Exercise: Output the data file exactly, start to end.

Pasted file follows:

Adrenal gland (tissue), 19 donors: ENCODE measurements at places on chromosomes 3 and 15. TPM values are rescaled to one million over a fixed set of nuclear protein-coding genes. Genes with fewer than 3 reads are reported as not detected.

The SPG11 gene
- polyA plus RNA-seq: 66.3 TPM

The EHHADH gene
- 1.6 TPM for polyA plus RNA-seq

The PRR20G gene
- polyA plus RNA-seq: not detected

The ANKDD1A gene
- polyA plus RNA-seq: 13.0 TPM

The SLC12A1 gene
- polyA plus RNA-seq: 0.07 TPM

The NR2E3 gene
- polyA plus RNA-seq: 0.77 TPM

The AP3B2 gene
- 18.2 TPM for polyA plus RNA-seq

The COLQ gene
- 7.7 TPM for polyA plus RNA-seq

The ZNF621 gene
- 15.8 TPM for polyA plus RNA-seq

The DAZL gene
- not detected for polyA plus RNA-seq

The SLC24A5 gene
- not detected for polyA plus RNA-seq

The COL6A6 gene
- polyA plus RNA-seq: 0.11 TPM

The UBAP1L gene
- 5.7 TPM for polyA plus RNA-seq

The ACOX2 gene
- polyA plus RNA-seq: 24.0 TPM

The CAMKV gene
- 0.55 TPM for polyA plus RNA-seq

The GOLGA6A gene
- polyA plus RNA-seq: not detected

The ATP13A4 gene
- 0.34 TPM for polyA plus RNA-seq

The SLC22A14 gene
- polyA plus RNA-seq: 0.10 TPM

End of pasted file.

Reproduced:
Adrenal gland (tissue), 19 donors: ENCODE measurements at places on chromosomes 3 and 15. TPM values are rescaled to one million over a fixed set of nuclear protein-coding genes. Genes with fewer than 3 reads are reported as not detected.

The SPG11 gene
- polyA plus RNA-seq: 66.3 TPM

The EHHADH gene
- 1.6 TPM for polyA plus RNA-seq

The PRR20G gene
- polyA plus RNA-seq: not detected

The ANKDD1A gene
- polyA plus RNA-seq: 13.0 TPM

The SLC12A1 gene
- polyA plus RNA-seq: 0.07 TPM

The NR2E3 gene
- polyA plus RNA-seq: 0.77 TPM

The AP3B2 gene
- 18.2 TPM for polyA plus RNA-seq

The COLQ gene
- 7.7 TPM for polyA plus RNA-seq

The ZNF621 gene
- 15.8 TPM for polyA plus RNA-seq

The DAZL gene
- not detected for polyA plus RNA-seq

The SLC24A5 gene
- not detected for polyA plus RNA-seq

The COL6A6 gene
- polyA plus RNA-seq: 0.11 TPM

The UBAP1L gene
- 5.7 TPM for polyA plus RNA-seq

The ACOX2 gene
- polyA plus RNA-seq: 24.0 TPM

The CAMKV gene
- 0.55 TPM for polyA plus RNA-seq

The GOLGA6A gene
- polyA plus RNA-seq: not detected

The ATP13A4 gene
- 0.34 TPM for polyA plus RNA-seq

The SLC22A14 gene
- polyA plus RNA-seq: 0.10 TPM